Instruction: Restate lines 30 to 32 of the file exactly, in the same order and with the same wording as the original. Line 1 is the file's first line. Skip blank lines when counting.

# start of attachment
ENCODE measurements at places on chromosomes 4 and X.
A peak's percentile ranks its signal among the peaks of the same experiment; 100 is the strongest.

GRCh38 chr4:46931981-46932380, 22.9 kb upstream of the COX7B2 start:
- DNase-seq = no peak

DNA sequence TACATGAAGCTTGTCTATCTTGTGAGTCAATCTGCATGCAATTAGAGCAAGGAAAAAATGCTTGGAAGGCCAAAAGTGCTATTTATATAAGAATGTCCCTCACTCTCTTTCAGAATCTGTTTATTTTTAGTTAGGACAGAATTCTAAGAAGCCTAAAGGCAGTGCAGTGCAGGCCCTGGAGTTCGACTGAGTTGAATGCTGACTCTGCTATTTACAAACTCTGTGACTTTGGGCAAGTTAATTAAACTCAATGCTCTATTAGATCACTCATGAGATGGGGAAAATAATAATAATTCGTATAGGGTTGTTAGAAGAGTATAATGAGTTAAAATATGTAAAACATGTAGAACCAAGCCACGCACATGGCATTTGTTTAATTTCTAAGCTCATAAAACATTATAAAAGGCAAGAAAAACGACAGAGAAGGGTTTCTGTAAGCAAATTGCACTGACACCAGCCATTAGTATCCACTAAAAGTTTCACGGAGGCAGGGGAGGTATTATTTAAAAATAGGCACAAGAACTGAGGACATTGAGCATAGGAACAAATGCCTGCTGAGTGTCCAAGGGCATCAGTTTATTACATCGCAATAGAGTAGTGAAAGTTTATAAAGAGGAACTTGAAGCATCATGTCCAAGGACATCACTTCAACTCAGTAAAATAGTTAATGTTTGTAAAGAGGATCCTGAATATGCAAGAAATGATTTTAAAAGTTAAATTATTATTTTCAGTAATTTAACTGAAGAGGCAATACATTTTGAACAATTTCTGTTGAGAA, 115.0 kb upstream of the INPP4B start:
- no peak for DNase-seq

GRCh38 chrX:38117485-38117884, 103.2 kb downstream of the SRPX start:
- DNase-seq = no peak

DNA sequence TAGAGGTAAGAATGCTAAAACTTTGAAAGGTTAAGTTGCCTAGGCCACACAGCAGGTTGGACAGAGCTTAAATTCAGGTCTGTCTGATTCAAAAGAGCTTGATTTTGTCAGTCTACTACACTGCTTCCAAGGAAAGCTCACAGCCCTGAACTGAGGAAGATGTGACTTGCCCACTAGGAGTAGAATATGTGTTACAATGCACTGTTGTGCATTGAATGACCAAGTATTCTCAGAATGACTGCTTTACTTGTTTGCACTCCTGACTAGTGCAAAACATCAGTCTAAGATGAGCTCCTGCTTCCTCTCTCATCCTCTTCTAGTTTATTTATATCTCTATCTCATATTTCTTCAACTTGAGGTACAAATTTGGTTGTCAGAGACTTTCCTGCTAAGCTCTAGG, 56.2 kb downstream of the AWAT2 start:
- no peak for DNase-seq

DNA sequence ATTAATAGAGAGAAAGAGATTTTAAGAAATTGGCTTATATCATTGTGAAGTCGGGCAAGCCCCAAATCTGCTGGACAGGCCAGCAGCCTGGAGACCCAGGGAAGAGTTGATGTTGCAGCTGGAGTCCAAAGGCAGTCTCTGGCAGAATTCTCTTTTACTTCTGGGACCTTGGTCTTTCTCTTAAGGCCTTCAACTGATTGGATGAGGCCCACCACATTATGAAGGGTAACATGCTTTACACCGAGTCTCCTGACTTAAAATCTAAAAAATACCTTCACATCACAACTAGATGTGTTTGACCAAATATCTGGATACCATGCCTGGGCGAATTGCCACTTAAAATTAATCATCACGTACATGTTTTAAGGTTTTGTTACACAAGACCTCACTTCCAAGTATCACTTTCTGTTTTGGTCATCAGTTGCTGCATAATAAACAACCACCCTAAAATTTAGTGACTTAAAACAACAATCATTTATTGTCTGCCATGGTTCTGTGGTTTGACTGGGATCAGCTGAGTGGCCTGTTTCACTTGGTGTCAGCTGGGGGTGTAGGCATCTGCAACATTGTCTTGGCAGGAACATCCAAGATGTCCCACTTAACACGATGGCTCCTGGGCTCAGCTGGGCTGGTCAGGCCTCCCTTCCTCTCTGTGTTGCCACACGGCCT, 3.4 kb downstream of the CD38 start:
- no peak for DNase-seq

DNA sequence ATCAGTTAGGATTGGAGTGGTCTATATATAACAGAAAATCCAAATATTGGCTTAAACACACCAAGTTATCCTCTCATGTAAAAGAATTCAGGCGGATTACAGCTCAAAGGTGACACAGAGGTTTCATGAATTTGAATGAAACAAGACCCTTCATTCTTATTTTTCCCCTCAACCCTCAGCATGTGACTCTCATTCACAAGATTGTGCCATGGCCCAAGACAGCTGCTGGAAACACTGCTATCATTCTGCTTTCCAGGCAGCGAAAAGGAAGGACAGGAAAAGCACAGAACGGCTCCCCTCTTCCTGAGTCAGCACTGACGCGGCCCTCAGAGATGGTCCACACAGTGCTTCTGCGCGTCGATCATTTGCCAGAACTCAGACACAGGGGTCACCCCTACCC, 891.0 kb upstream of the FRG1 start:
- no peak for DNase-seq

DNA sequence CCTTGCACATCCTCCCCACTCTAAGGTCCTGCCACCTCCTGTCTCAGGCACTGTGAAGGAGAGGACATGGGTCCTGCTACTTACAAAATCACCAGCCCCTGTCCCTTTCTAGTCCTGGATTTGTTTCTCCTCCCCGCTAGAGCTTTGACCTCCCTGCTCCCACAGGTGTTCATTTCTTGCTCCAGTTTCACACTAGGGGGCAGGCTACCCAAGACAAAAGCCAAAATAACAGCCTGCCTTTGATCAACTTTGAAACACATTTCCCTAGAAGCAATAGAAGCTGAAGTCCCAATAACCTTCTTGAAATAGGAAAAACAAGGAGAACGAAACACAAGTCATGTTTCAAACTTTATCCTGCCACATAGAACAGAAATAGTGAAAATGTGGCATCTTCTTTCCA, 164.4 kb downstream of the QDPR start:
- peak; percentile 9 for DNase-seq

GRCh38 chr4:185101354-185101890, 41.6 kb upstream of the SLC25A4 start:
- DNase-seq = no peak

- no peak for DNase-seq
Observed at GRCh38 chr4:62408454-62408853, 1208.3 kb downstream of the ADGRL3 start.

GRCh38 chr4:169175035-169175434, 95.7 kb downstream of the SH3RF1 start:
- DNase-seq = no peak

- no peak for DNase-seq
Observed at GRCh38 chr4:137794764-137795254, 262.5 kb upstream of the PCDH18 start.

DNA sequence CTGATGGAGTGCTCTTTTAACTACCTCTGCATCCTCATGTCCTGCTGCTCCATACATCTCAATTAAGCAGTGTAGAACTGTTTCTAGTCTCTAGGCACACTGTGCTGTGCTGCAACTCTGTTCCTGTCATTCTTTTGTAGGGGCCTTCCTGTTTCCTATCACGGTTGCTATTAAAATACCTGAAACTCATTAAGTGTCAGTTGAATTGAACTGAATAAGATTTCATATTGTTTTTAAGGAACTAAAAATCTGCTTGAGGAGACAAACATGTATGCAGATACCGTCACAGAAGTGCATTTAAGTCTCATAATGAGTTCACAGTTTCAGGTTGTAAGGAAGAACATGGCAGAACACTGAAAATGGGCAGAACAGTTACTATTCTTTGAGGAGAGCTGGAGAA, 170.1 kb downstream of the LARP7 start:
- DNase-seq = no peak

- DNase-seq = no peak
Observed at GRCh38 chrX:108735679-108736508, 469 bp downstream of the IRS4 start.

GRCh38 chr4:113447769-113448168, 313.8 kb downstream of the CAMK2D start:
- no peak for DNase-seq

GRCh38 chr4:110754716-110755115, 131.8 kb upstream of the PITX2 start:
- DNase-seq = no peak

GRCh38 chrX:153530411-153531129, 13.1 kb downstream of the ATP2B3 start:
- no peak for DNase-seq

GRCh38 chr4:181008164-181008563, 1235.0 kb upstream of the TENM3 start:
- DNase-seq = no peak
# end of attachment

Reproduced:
- no peak for DNase-seq

GRCh38 chr4:110754716-110755115, 131.8 kb upstream of the PITX2 start:
- DNase-seq = no peak